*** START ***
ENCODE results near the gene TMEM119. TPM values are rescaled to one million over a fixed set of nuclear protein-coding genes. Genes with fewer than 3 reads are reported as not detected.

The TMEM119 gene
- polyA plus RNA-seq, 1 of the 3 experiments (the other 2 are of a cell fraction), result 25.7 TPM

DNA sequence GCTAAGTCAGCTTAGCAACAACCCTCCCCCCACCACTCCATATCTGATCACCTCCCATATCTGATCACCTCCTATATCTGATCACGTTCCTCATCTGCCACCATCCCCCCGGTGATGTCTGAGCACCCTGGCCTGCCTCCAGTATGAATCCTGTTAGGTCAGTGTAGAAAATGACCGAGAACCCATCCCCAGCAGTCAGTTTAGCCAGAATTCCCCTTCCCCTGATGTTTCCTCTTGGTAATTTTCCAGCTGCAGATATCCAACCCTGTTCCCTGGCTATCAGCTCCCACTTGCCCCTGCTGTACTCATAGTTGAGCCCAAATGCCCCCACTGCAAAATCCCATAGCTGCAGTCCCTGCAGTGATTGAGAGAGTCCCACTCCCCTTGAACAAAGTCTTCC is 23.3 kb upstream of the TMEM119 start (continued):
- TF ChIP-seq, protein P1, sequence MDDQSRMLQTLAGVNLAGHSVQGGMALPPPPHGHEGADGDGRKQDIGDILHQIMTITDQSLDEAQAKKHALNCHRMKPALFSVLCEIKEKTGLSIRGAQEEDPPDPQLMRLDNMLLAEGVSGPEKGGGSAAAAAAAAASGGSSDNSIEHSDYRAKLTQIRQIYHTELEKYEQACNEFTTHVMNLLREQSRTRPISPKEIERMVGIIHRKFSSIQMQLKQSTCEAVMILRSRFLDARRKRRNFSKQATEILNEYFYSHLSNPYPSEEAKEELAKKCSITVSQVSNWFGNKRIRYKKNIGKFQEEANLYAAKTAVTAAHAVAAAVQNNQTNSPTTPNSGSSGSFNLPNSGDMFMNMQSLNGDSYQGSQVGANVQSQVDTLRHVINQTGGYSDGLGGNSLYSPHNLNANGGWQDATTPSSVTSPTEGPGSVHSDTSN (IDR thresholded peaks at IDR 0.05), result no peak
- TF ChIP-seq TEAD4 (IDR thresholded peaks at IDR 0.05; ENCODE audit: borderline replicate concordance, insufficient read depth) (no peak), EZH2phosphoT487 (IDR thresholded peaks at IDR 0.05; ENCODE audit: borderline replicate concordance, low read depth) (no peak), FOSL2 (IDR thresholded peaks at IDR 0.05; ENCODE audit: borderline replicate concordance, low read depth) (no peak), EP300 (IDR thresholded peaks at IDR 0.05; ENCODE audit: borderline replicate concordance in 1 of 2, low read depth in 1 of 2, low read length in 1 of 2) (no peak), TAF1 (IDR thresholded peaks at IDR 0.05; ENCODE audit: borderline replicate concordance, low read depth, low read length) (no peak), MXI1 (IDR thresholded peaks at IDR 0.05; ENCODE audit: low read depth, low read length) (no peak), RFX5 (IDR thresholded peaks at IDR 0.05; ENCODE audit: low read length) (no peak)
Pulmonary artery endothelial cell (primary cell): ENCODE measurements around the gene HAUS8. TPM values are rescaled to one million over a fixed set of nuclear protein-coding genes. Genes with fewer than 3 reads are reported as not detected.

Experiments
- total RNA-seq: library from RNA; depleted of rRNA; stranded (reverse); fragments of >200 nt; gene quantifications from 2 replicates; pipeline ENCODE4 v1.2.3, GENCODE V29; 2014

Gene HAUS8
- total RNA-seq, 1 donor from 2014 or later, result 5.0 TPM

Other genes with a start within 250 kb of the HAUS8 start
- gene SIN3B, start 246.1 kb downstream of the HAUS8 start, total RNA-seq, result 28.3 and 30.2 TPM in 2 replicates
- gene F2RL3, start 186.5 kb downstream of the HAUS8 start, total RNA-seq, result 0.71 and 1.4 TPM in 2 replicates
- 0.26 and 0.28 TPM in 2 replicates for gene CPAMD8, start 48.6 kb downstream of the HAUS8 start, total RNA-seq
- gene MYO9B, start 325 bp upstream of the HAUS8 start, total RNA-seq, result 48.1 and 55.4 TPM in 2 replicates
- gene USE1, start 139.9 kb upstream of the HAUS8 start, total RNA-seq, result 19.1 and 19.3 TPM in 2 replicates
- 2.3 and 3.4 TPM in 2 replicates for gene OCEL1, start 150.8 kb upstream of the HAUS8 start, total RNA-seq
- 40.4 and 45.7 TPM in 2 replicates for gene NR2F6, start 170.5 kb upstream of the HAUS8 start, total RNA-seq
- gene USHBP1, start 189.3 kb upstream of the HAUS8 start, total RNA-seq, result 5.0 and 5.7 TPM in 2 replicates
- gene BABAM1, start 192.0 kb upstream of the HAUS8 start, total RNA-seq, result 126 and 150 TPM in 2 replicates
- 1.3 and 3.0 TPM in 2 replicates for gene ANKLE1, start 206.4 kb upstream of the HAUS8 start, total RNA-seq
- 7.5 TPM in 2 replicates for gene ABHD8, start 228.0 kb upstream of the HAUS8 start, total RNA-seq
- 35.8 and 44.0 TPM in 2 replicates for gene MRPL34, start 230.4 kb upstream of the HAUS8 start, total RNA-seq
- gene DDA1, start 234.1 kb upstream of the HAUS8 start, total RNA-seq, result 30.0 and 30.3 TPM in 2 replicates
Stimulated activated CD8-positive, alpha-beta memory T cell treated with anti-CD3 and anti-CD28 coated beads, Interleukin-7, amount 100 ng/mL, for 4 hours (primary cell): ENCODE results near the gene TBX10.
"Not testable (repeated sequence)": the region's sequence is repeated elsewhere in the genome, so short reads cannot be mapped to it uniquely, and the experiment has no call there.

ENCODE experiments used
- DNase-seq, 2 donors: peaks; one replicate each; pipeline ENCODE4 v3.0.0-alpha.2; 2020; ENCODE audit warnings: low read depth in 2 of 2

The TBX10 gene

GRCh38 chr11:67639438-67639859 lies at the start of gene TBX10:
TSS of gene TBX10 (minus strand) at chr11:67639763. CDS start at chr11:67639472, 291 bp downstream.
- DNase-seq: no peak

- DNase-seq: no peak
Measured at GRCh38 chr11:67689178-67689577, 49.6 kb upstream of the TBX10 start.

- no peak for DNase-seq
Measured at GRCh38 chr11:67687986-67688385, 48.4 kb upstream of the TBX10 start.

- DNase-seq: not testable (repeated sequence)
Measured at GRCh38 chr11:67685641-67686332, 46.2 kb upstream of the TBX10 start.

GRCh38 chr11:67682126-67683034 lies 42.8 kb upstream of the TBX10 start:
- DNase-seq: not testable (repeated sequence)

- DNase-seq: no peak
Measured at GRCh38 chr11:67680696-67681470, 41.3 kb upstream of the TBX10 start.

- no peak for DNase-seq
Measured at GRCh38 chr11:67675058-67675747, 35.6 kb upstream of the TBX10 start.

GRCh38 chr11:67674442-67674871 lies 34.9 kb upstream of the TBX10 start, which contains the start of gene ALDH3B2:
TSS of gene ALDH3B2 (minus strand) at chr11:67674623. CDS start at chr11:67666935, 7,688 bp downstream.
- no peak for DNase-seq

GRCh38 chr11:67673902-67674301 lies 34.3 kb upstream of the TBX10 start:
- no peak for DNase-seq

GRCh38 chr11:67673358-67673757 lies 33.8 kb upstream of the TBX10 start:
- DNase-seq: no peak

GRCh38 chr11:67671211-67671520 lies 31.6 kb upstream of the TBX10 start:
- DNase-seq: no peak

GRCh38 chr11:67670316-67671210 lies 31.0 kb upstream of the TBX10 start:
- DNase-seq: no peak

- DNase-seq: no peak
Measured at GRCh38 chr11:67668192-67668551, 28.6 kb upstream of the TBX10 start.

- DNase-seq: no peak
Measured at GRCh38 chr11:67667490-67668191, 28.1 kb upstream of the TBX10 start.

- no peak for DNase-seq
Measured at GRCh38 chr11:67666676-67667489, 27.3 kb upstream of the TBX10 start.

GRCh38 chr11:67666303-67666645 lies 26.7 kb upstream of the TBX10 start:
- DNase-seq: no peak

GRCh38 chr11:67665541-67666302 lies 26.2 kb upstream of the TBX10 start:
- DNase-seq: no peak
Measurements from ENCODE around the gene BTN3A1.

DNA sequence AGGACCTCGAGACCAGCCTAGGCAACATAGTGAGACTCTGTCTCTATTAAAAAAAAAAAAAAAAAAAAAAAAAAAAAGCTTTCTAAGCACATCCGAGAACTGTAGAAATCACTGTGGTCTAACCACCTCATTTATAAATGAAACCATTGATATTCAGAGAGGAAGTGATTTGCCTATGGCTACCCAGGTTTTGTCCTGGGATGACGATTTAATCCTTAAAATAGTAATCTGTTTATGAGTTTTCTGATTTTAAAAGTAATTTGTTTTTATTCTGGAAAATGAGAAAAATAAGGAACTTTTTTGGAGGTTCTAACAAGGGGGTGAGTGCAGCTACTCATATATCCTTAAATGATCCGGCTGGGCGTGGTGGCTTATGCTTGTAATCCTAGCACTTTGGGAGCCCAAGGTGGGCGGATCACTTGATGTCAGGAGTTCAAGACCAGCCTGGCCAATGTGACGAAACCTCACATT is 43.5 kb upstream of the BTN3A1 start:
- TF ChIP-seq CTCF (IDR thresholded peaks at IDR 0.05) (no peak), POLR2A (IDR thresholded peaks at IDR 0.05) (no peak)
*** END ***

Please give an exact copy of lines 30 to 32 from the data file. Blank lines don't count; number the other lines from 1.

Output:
The TBX10 gene

GRCh38 chr11:67639438-67639859 lies at the start of gene TBX10:
TSS of gene TBX10 (minus strand) at chr11:67639763. CDS start at chr11:67639472, 291 bp downstream.